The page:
Miss Melanie Johnson: Data on the number of unpaid carers is available from the 2001 CensusTable S025 Sex and Age by General Health and Provision of Unpaid Carewhich is available from the Office for National Statistics (ONS). Advice on information for particular smaller areas is available by contacting the ONS at firstname.lastname@example.org.
Ms Rosie Winterton: It is for primary care trusts (PCTs), in partnership with strategic health authorities and other local stakeholders, to determine how best to use their funds to meet national and local priorities for improving health, tackling health inequalities and modernising services.
Between 200304 and 200506, Cotswold and Vale PCT, which commissions services from the Gloucestershire Hospitals National Health Service Foundation Trust, which is in turn responsible for the Cheltenham General Hospital, will receive an increase in its allocation of £42.2 million, equivalent to 28.87 per cent., for health care services, which includes paediatric services.
Tim Loughton: To ask the Secretary of State for Health what additional ambulance services will be available to transport child patients to the Gloucester Royal Hospital if proposals to transfer dedicated round-the-clock children's services at the Cheltenham General Hospital go ahead.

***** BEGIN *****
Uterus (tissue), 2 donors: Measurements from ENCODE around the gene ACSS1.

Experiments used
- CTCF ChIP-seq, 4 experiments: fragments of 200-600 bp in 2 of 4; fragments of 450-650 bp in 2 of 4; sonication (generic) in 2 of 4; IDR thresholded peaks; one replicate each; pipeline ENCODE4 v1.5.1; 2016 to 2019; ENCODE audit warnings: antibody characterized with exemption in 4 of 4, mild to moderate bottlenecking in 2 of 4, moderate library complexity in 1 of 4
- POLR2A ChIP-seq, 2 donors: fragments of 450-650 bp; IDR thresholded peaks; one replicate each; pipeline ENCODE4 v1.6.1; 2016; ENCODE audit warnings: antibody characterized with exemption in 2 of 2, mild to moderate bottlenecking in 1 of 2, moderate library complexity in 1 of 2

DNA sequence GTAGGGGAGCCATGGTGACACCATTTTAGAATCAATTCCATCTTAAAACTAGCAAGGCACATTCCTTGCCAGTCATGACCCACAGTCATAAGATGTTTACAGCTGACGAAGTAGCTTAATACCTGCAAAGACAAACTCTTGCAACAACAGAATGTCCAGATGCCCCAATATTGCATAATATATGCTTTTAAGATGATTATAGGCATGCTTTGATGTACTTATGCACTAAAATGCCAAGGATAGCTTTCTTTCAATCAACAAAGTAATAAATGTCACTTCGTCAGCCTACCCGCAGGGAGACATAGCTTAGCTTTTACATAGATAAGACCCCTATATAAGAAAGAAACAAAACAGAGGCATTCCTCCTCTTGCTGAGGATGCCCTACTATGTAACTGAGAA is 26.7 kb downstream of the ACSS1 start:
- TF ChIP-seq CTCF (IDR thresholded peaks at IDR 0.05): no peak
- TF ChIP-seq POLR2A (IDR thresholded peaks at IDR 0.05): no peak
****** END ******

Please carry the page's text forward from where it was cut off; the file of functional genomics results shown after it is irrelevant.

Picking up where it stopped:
Ms Rosie Winterton:
Following the "Shifting the Balance of Power" initiative, responsibility for local services now lies with the local national health service. It is now for primary care trusts (PCTs), in partnership with other NHS organisations in their area, to determine how best to meet national and local priorities for improving health, tackling health inequalities and modernising services, based on the specialised knowledge they have of the local community.
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However, I am informed that the Gloucestershire Ambulance Service NHS Trust has had extensive dialogue with the Gloucestershire Hospitals NHS Foundation Trust in regard to the impact of the local review of children's services. Some of the proposed developments will be introduced regardless of what changes, if any, are introduced as a result of the children's services review. Areas concerned are as follows:
In order to ensure that children receive prompt appropriate treatment for their condition, they will be assessed by ambulance service clinicians and transported to the most appropriate treatment centre. All ambulance service clinicians have recently received additional training for the treatment of children and the trust has invested in new equipment appropriate to the needs of children.